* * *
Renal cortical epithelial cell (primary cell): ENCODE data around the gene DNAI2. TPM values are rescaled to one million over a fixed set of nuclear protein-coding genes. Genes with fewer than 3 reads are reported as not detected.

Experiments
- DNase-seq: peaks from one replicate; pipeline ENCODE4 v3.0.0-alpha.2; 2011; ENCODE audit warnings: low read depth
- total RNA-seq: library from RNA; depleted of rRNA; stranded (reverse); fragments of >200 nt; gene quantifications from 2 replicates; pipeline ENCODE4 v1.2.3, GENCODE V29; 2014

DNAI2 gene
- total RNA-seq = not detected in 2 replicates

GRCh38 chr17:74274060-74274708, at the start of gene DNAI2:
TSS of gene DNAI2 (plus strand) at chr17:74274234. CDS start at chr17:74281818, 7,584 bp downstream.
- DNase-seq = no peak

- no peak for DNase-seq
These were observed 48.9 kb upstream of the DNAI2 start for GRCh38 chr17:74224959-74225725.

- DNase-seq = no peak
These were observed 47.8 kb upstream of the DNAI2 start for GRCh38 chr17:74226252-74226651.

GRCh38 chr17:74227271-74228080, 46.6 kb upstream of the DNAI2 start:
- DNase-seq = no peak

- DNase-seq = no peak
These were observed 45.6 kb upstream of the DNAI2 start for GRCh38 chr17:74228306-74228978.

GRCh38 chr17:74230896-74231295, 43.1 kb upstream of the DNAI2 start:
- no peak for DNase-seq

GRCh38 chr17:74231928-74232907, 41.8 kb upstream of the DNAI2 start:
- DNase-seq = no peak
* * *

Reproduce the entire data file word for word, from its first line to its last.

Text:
Renal cortical epithelial cell (primary cell): ENCODE data around the gene DNAI2. TPM values are rescaled to one million over a fixed set of nuclear protein-coding genes. Genes with fewer than 3 reads are reported as not detected.

Experiments
- DNase-seq: peaks from one replicate; pipeline ENCODE4 v3.0.0-alpha.2; 2011; ENCODE audit warnings: low read depth
- total RNA-seq: library from RNA; depleted of rRNA; stranded (reverse); fragments of >200 nt; gene quantifications from 2 replicates; pipeline ENCODE4 v1.2.3, GENCODE V29; 2014

DNAI2 gene
- total RNA-seq = not detected in 2 replicates

GRCh38 chr17:74274060-74274708, at the start of gene DNAI2:
TSS of gene DNAI2 (plus strand) at chr17:74274234. CDS start at chr17:74281818, 7,584 bp downstream.
- DNase-seq = no peak

- no peak for DNase-seq
These were observed 48.9 kb upstream of the DNAI2 start for GRCh38 chr17:74224959-74225725.

- DNase-seq = no peak
These were observed 47.8 kb upstream of the DNAI2 start for GRCh38 chr17:74226252-74226651.

GRCh38 chr17:74227271-74228080, 46.6 kb upstream of the DNAI2 start:
- DNase-seq = no peak

- DNase-seq = no peak
These were observed 45.6 kb upstream of the DNAI2 start for GRCh38 chr17:74228306-74228978.

GRCh38 chr17:74230896-74231295, 43.1 kb upstream of the DNAI2 start:
- no peak for DNase-seq

GRCh38 chr17:74231928-74232907, 41.8 kb upstream of the DNAI2 start:
- DNase-seq = no peak